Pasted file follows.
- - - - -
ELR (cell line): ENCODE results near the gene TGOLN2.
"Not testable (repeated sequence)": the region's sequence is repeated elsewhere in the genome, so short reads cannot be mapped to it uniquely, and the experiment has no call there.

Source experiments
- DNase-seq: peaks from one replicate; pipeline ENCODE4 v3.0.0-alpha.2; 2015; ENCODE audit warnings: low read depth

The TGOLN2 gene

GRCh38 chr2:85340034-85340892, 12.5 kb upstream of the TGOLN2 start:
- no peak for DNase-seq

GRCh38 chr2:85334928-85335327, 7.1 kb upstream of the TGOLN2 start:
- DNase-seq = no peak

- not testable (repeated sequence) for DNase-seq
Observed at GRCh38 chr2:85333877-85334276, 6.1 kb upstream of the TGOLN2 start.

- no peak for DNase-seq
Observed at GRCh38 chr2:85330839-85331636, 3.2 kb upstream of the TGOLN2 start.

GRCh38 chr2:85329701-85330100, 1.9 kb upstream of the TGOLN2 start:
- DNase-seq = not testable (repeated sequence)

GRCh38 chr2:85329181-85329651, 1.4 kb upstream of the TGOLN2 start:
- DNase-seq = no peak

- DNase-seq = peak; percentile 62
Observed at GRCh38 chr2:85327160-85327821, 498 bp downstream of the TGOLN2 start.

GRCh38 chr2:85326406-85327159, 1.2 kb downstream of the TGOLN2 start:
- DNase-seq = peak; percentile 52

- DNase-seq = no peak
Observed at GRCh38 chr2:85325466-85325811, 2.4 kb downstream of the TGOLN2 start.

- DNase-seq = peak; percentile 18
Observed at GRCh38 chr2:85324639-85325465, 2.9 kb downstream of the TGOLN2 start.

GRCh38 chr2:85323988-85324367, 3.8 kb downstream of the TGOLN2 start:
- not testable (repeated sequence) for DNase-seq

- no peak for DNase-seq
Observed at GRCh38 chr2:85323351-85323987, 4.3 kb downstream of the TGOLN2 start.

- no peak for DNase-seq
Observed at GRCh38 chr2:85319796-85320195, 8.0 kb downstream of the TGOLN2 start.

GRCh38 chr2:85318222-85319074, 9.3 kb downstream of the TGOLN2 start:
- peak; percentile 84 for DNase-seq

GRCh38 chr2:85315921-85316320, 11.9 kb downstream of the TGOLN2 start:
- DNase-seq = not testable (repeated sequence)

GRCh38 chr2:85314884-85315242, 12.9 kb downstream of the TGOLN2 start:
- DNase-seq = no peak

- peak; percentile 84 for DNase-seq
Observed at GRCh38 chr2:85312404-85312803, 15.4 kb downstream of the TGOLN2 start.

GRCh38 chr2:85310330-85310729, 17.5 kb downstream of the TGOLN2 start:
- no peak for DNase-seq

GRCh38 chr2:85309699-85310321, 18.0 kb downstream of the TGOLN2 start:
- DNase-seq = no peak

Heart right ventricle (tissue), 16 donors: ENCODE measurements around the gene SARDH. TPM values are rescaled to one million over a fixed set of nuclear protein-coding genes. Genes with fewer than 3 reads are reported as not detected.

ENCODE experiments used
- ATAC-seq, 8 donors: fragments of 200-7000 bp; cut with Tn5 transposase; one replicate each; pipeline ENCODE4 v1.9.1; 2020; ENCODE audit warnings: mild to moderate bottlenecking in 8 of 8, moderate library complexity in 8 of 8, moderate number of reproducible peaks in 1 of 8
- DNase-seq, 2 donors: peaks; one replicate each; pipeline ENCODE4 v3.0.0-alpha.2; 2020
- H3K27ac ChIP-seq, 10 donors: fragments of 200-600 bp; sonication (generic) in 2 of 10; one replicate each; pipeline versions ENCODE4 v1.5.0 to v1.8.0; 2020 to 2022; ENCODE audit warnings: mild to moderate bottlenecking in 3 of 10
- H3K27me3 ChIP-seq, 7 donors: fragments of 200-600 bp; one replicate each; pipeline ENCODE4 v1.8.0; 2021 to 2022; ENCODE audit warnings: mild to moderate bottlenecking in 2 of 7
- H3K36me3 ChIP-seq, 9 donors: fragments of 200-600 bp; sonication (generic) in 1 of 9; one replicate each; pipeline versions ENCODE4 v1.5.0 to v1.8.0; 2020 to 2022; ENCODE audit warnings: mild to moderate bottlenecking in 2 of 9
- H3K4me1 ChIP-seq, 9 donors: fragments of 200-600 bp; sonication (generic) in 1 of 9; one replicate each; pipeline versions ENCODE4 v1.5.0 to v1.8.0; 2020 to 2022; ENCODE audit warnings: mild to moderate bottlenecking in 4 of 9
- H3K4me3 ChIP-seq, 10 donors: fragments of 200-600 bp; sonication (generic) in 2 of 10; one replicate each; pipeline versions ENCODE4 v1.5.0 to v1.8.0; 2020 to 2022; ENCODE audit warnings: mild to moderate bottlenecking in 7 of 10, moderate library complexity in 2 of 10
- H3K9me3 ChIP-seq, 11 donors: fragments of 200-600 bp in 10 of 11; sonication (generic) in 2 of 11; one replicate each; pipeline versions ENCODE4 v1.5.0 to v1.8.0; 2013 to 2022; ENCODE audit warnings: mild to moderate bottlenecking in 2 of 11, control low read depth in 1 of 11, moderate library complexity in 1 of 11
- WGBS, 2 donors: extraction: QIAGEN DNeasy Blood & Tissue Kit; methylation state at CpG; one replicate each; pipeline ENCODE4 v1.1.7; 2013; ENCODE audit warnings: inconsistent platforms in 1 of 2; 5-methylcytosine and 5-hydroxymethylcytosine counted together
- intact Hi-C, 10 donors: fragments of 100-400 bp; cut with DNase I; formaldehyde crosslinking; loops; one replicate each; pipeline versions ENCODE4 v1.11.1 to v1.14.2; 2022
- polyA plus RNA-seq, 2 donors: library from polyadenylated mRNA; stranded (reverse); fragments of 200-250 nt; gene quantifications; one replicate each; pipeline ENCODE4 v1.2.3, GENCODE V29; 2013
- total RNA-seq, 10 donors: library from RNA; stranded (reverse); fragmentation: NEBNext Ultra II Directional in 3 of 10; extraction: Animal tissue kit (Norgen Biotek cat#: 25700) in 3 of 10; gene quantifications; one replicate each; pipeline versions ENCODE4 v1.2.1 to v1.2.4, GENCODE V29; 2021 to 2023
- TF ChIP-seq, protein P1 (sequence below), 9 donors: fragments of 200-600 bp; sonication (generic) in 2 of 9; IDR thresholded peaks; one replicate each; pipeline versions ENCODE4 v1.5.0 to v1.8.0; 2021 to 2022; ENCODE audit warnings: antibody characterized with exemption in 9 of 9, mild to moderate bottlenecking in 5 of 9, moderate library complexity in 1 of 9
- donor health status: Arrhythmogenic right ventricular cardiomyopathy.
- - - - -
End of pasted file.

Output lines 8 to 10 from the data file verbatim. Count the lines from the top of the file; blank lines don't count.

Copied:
GRCh38 chr2:85334928-85335327, 7.1 kb upstream of the TGOLN2 start:
- DNase-seq = no peak

- not testable (repeated sequence) for DNase-seq